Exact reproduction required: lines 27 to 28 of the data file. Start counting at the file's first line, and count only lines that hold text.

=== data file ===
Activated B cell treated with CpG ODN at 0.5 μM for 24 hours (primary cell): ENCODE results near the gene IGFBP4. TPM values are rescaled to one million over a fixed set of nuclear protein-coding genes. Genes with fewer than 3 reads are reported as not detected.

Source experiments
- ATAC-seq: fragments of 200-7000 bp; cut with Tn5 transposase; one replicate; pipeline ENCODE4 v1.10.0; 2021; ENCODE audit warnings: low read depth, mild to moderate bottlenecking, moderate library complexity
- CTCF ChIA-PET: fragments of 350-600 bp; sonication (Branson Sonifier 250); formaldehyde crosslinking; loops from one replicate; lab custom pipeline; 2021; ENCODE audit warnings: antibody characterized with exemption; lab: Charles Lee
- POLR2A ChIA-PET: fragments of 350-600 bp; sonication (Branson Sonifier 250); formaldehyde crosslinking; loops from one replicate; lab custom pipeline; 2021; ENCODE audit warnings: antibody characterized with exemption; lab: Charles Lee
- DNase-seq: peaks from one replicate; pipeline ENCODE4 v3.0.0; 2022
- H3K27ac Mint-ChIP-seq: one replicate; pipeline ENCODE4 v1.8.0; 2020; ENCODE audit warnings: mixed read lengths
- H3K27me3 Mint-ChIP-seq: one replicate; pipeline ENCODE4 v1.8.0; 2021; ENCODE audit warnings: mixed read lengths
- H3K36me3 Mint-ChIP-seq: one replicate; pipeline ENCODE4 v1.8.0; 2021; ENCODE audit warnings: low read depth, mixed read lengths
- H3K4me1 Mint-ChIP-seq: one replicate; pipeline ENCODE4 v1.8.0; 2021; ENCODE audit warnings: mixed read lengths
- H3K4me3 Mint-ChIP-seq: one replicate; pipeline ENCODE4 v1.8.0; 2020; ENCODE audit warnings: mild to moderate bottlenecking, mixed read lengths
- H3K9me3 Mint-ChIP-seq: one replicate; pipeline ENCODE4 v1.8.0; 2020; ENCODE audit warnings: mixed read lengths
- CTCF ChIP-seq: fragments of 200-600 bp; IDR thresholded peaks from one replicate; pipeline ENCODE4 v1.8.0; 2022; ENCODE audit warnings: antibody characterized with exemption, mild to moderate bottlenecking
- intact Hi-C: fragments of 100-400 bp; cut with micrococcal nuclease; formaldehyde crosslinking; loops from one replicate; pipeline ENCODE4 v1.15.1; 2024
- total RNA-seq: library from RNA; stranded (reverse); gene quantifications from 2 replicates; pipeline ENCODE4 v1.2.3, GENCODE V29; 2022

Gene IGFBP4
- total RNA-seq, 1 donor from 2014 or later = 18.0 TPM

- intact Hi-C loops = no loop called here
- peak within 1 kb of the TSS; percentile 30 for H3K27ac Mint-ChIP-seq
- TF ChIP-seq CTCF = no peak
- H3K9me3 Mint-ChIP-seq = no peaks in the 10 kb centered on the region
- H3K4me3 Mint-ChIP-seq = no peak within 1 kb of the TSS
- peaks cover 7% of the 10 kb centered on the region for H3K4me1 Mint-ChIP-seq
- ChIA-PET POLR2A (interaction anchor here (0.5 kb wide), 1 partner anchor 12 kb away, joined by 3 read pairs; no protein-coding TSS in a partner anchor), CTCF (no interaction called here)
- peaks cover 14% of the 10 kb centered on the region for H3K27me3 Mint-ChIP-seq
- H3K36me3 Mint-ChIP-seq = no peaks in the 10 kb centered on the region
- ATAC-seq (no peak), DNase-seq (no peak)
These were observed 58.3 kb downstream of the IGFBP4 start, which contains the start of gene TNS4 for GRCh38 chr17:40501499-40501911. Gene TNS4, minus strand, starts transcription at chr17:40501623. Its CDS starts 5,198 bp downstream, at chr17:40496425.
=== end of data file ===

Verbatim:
- ATAC-seq (no peak), DNase-seq (no peak)
These were observed 58.3 kb downstream of the IGFBP4 start, which contains the start of gene TNS4 for GRCh38 chr17:40501499-40501911. Gene TNS4, minus strand, starts transcription at chr17:40501623. Its CDS starts 5,198 bp downstream, at chr17:40496425.